Meta, the owner of Facebook and Instagram, has been rewriting the websites its users visit, allowing the company to follow them around the web after clicking links in its apps, according to new research from a former Google engineer. .
The two apps have taken advantage of the fact that users who click on links are taken to web pages in an “in-app browser” controlled by Facebook or Instagram, rather than being sent to the user’s chosen web browser. user, such as Safari or Firefox.
“The Instagram app injects their tracking code on every website that is displayed, including when you click on ads, allowing them to [to] monitor all user interactions, such as every button and link clicked, text selections, screenshots, as well as any form inputs such as passwords, addresses, and credit card numbers,” says Felix Krause, a privacy researcher who founded an app development tool acquired by Google. in 2017.
In a statement, Meta said injecting a tracking code was driven by user preferences about whether or not to allow apps to track them, and was only used to aggregate data before being applied for targeted advertising or measurement purposes. users who opted out. of such monitoring.
“We intentionally developed this code to honor the [Ask to track] options on our platforms,” a spokesperson said. “The code allows us to aggregate user data before using it for targeted advertising or measurement purposes. We do not add any pixels. Code is injected so we can add conversion events from pixels.”
They added: “For purchases made through the in-app browser, we seek user consent to save payment information for autofill purposes.”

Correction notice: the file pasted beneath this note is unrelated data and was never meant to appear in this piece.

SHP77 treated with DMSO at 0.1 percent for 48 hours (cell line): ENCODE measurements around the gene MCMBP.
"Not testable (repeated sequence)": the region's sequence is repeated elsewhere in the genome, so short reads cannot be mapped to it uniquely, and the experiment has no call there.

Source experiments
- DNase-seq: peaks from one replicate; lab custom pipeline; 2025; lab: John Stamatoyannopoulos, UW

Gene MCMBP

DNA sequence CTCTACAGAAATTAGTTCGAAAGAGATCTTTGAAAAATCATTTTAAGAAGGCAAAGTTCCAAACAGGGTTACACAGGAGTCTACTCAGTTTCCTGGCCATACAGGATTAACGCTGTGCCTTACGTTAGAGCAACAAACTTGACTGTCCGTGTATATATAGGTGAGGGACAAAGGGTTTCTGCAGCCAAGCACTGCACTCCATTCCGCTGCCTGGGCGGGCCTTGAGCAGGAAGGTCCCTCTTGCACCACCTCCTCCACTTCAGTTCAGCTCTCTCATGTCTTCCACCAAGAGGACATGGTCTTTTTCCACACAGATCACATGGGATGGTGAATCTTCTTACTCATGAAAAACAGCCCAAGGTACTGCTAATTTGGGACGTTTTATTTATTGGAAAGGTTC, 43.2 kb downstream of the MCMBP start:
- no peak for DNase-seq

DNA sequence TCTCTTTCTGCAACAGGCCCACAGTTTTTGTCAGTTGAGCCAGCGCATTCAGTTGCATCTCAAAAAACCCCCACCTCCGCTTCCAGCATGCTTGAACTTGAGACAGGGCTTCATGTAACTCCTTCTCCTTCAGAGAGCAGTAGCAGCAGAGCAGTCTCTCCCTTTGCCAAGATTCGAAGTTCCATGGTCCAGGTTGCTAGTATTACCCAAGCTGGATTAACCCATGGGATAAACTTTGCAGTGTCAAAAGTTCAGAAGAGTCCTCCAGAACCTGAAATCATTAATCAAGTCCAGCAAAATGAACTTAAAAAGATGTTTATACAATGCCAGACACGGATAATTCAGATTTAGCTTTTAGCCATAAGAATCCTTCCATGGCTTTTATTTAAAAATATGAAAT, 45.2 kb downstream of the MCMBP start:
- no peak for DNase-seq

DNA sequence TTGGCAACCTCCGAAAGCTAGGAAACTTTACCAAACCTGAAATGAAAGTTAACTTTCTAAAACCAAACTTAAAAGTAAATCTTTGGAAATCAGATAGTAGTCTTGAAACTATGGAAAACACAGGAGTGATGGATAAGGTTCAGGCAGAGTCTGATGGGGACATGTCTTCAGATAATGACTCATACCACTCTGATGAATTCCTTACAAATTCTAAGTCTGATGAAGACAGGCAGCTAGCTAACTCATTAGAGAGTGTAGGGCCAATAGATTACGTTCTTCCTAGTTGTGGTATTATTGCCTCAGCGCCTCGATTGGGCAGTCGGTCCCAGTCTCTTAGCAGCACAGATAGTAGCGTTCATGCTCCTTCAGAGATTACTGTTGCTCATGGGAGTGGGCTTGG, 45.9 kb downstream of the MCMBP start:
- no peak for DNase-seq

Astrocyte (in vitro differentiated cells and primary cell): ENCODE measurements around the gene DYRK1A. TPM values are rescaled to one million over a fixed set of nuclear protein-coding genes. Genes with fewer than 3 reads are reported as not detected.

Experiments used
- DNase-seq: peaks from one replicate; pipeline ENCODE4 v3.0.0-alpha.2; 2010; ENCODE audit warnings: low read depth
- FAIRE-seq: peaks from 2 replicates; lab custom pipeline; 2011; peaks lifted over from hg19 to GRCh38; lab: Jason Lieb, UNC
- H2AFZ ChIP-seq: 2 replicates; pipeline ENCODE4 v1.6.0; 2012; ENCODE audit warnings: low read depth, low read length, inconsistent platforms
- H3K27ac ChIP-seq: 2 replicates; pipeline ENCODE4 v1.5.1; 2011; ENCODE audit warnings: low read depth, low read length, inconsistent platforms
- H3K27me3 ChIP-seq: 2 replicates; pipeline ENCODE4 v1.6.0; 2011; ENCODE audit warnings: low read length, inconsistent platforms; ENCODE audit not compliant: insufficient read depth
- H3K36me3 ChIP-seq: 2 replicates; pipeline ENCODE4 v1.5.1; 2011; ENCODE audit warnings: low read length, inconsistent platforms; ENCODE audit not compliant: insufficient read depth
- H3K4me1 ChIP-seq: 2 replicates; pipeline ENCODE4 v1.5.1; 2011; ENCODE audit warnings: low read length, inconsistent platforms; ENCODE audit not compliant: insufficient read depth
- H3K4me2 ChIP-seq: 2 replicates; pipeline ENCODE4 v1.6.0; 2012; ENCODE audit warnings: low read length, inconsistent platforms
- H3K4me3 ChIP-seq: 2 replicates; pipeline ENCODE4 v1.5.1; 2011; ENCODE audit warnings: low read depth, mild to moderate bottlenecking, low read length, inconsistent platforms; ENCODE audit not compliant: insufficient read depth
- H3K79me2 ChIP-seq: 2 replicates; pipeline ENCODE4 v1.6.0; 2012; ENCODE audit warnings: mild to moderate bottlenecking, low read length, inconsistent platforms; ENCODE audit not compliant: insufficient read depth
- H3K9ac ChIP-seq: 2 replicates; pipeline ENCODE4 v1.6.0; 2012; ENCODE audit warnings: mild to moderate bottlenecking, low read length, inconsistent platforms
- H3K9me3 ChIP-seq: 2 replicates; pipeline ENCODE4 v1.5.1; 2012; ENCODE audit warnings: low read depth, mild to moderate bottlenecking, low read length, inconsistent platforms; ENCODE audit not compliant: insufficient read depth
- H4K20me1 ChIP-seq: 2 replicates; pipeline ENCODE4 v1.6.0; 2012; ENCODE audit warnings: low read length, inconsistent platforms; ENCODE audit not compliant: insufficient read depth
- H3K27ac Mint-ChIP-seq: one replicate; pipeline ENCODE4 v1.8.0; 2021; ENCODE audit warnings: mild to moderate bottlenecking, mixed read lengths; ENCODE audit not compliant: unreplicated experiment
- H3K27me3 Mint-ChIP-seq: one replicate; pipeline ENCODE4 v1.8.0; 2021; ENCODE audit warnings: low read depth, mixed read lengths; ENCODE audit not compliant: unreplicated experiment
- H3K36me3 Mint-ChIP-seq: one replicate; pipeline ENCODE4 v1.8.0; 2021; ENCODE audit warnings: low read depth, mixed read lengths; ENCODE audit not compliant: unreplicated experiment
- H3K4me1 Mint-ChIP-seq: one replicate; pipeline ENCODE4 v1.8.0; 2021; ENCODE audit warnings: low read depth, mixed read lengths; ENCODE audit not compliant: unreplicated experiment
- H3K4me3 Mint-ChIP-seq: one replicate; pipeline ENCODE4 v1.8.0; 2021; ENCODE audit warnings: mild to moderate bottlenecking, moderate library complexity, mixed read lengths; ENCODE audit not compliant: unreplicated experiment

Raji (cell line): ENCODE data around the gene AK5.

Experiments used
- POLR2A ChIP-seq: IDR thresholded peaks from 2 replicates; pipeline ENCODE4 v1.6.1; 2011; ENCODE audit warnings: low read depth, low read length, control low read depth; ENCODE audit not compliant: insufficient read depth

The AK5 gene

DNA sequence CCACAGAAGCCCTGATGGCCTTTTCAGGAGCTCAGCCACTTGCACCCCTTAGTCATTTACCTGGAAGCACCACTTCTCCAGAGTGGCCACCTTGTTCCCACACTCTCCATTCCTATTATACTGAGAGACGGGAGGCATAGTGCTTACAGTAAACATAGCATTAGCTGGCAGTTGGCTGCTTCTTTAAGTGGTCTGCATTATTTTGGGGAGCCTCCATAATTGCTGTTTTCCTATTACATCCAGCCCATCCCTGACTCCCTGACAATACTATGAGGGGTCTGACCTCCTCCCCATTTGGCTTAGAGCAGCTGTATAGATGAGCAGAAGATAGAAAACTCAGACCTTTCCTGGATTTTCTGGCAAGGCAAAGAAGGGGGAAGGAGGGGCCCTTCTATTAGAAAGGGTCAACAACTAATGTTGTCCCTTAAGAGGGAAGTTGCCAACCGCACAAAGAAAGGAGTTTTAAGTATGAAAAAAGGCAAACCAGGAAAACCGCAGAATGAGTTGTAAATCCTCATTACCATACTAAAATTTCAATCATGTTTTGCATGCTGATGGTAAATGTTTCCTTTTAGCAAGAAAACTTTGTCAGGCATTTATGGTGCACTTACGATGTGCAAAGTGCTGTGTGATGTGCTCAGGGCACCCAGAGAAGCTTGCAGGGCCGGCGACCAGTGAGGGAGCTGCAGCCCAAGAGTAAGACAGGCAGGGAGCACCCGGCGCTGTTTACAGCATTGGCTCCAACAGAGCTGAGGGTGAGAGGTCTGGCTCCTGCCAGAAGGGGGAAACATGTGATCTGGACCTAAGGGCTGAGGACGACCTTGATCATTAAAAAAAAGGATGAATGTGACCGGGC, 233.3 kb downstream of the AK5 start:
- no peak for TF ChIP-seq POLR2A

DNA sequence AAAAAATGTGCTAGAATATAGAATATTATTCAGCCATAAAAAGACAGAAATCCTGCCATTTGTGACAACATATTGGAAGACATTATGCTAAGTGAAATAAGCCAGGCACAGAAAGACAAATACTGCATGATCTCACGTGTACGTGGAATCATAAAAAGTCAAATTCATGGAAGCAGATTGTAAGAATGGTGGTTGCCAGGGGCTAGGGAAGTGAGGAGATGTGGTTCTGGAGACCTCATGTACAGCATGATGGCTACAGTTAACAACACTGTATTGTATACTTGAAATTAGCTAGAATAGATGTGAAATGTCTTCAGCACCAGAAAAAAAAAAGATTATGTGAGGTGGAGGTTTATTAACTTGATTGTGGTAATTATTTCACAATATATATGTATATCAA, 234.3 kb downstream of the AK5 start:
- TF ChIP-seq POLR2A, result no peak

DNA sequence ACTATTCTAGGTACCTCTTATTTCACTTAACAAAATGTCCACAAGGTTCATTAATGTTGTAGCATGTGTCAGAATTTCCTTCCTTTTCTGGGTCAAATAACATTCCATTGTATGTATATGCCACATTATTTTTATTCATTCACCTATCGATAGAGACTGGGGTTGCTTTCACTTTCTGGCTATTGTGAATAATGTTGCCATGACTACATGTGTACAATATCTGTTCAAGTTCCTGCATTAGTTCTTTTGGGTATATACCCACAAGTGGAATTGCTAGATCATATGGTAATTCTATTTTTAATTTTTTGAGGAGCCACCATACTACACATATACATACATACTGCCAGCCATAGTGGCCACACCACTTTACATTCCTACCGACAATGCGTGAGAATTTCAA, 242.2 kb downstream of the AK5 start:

Krause discovered code injection by creating a tool that could list all the additional commands added to a website by the browser. For normal browsers and most apps, the tool doesn’t detect changes, but for Facebook and Instagram it finds up to 18 lines of code added by the app. Those lines of code appear to scan for a particular cross-platform tracking kit and, if not installed, call up Meta Pixel, a tracking tool that allows the company to follow a user across the web and build an accurate profile of their users. interests.
The company does not reveal to the user that it is rewriting web pages in this way. No such code is added to the WhatsApp app’s browser, according to Krause’s research.
It’s unclear when Facebook started injecting code to track users after clicking links. In recent years, the company has had a noisy public showdown with Apple, after the latter introduced a requirement for app developers to ask for permission to track users in apps. After the notice was released, many Facebook advertisers found themselves unable to target the social network’s users, ultimately leading to a $10 billion loss in revenue and a 26% drop in stock price. of the company earlier this year, according to Meta.